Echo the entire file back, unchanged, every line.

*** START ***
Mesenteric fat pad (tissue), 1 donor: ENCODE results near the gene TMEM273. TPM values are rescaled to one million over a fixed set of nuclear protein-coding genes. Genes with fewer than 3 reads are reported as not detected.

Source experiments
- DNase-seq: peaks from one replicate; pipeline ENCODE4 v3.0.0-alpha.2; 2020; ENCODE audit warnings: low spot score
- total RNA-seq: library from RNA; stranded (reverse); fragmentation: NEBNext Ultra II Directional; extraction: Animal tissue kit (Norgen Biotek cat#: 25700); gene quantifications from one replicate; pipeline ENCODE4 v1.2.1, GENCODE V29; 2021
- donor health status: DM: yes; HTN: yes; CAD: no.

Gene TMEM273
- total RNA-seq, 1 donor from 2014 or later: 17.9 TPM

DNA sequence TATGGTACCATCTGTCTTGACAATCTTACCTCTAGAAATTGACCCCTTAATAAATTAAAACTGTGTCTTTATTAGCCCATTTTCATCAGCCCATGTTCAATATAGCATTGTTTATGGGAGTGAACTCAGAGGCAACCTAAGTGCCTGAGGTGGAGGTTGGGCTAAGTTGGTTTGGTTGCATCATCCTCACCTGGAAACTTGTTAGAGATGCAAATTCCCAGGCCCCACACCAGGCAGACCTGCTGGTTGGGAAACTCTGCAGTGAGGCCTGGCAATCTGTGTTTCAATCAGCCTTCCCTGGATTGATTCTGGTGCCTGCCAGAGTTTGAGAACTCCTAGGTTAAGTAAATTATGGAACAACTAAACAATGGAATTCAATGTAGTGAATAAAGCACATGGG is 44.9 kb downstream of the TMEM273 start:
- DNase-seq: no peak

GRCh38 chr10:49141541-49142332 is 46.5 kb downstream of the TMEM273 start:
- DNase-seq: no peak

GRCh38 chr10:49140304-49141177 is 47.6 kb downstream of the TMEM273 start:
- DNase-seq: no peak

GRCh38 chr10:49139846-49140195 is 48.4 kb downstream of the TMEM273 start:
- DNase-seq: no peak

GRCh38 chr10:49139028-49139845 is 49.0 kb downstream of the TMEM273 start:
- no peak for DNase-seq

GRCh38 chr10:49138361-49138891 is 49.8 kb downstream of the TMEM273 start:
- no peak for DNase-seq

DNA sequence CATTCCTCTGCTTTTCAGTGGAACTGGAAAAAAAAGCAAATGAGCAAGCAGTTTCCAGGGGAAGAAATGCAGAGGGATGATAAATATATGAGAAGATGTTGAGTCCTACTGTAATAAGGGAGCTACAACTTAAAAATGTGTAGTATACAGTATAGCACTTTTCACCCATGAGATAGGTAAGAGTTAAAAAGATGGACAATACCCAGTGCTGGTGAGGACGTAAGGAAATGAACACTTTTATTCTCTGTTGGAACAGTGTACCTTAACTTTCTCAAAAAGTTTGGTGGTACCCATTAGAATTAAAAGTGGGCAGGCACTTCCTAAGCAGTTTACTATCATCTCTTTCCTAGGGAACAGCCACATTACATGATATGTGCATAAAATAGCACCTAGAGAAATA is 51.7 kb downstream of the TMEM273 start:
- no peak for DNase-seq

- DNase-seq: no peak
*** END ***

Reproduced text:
Mesenteric fat pad (tissue), 1 donor: ENCODE results near the gene TMEM273. TPM values are rescaled to one million over a fixed set of nuclear protein-coding genes. Genes with fewer than 3 reads are reported as not detected.

Source experiments
- DNase-seq: peaks from one replicate; pipeline ENCODE4 v3.0.0-alpha.2; 2020; ENCODE audit warnings: low spot score
- total RNA-seq: library from RNA; stranded (reverse); fragmentation: NEBNext Ultra II Directional; extraction: Animal tissue kit (Norgen Biotek cat#: 25700); gene quantifications from one replicate; pipeline ENCODE4 v1.2.1, GENCODE V29; 2021
- donor health status: DM: yes; HTN: yes; CAD: no.

Gene TMEM273
- total RNA-seq, 1 donor from 2014 or later: 17.9 TPM

DNA sequence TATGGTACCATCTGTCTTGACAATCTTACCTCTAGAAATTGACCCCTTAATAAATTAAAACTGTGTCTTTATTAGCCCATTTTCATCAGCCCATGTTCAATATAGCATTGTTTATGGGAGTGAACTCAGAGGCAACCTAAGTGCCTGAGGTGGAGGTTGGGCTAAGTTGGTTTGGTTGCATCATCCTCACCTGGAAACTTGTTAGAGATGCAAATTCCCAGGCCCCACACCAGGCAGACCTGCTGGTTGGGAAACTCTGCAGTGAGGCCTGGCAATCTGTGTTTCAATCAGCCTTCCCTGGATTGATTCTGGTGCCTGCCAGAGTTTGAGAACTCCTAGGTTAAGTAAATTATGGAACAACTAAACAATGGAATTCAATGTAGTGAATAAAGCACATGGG is 44.9 kb downstream of the TMEM273 start:
- DNase-seq: no peak

GRCh38 chr10:49141541-49142332 is 46.5 kb downstream of the TMEM273 start:
- DNase-seq: no peak

GRCh38 chr10:49140304-49141177 is 47.6 kb downstream of the TMEM273 start:
- DNase-seq: no peak

GRCh38 chr10:49139846-49140195 is 48.4 kb downstream of the TMEM273 start:
- DNase-seq: no peak

GRCh38 chr10:49139028-49139845 is 49.0 kb downstream of the TMEM273 start:
- no peak for DNase-seq

GRCh38 chr10:49138361-49138891 is 49.8 kb downstream of the TMEM273 start:
- no peak for DNase-seq

DNA sequence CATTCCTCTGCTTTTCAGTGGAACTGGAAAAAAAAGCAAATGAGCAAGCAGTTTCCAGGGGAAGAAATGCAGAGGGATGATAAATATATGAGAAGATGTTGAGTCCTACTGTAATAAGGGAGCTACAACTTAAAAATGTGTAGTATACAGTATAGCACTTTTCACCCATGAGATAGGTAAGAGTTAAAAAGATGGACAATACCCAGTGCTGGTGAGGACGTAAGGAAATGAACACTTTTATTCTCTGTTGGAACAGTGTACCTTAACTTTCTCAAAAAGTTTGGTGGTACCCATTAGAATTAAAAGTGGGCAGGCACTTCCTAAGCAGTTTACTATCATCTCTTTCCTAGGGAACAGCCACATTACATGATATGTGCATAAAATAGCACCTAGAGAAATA is 51.7 kb downstream of the TMEM273 start:
- no peak for DNase-seq

- DNase-seq: no peak